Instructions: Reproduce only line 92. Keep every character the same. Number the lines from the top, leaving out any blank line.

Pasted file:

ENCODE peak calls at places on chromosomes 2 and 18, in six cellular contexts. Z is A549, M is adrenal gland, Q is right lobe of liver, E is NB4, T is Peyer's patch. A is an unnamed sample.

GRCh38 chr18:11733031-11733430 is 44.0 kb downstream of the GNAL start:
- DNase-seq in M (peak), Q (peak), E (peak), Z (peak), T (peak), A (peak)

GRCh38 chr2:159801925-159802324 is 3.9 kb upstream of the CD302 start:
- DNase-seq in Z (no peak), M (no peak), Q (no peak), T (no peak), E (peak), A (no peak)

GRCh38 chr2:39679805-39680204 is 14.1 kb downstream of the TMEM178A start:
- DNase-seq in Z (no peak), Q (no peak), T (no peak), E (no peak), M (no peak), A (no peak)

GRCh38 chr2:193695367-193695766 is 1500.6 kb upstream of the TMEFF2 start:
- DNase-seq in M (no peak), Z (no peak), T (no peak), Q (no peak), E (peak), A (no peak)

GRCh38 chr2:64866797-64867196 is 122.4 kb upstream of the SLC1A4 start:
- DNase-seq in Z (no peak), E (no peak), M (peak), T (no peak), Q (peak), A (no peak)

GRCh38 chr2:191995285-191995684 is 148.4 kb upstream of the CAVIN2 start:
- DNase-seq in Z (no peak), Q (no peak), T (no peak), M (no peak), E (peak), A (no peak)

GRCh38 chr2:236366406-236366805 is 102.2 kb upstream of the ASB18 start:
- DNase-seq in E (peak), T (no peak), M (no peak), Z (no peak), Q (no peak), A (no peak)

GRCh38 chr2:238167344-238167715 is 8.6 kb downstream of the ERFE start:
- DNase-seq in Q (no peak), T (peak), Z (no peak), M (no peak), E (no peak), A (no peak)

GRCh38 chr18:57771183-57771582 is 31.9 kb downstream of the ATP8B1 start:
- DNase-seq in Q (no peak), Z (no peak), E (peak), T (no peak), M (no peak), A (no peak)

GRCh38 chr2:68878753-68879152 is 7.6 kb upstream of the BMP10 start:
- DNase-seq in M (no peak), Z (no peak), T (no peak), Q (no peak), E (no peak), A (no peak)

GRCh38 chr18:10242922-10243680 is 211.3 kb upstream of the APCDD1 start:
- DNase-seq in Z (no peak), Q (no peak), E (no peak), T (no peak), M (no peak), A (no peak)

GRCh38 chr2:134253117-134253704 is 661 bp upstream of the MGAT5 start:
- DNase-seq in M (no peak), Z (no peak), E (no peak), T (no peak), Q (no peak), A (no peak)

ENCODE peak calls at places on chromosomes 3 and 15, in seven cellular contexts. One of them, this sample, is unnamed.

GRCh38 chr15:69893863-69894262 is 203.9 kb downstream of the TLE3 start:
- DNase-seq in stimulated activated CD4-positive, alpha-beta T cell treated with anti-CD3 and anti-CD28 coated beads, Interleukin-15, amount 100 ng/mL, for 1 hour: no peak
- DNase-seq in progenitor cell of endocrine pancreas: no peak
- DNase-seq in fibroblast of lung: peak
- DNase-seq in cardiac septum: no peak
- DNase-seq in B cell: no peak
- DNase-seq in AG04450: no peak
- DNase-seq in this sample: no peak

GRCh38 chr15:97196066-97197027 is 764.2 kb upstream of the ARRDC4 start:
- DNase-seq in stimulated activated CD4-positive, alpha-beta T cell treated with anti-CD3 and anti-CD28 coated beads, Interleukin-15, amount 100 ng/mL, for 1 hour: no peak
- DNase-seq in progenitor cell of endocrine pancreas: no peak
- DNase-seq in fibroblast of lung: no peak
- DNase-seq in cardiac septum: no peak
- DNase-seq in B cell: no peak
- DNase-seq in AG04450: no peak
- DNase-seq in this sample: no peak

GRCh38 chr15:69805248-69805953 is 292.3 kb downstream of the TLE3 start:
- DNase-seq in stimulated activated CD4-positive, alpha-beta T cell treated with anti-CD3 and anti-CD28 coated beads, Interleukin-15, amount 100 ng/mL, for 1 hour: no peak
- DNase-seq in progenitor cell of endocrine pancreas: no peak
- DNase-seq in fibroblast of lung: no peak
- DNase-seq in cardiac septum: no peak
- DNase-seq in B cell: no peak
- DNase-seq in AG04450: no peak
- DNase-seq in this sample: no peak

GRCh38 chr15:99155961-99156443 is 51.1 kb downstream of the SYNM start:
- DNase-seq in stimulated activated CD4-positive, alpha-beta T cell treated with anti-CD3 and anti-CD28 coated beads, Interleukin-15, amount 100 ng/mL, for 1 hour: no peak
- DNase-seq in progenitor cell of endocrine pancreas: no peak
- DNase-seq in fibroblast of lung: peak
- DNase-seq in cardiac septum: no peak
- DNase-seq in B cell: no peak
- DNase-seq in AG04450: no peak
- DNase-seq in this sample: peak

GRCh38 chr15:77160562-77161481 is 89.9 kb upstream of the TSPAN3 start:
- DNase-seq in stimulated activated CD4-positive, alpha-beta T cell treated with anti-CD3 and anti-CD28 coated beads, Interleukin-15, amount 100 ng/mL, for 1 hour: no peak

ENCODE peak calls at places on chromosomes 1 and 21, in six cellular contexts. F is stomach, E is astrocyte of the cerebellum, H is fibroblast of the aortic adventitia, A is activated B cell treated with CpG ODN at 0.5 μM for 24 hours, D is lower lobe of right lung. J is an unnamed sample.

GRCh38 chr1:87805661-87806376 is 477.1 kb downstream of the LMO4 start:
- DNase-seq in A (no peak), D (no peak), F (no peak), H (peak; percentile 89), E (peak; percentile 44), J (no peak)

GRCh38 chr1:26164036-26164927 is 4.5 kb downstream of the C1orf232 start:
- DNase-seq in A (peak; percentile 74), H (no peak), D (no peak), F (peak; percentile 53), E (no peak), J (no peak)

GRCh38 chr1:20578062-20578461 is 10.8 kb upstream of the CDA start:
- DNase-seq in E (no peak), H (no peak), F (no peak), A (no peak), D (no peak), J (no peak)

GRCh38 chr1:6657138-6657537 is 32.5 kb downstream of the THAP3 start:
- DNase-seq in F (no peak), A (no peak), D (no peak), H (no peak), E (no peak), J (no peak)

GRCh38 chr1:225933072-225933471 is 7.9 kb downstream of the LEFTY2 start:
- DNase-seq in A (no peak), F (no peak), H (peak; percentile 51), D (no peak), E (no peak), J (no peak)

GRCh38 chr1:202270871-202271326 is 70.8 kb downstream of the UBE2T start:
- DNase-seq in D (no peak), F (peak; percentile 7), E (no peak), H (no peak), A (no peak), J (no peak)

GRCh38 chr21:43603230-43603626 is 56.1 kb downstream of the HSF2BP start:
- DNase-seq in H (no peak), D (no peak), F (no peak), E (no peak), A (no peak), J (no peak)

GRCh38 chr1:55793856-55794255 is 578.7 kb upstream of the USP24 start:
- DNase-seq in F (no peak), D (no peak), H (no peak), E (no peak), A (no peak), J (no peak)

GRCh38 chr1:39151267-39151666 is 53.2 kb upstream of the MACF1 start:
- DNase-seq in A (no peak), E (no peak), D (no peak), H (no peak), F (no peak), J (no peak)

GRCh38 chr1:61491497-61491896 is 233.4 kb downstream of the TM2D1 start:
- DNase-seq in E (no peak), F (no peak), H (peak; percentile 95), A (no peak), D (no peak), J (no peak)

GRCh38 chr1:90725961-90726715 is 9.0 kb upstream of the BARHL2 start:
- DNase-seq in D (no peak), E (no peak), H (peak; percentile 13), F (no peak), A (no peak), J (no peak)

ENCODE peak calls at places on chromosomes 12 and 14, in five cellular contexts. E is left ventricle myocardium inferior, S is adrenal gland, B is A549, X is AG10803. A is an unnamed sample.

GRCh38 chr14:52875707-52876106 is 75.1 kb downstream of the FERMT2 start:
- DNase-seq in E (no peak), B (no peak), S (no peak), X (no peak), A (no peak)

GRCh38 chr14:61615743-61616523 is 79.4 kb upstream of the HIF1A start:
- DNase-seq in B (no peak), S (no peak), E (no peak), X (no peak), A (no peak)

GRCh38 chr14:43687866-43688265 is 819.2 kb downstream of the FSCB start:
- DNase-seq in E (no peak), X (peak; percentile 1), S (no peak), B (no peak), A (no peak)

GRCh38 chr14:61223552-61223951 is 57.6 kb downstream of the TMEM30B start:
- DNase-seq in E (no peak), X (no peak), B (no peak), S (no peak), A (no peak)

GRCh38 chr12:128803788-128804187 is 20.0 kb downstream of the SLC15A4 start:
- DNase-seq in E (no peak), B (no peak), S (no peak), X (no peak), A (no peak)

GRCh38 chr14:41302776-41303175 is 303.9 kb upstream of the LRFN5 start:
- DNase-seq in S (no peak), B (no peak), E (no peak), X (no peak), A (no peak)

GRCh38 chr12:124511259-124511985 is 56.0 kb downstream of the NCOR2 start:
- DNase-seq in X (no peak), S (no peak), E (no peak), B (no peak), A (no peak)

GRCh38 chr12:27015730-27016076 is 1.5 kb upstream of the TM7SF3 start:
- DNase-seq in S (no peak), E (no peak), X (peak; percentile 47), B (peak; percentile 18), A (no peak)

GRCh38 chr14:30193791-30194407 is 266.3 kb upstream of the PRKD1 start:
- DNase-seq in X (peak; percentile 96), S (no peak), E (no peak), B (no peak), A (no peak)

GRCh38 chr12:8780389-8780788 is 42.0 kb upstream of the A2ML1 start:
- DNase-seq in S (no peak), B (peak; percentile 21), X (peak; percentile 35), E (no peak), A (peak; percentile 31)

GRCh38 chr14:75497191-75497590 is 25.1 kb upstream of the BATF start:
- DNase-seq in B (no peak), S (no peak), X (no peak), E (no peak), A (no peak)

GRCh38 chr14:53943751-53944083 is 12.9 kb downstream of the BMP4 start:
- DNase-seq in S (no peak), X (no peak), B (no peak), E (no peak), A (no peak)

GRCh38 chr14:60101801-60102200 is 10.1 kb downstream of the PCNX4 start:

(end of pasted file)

- DNase-seq in E (no peak), X (no peak), B (no peak), S (no peak), A (no peak)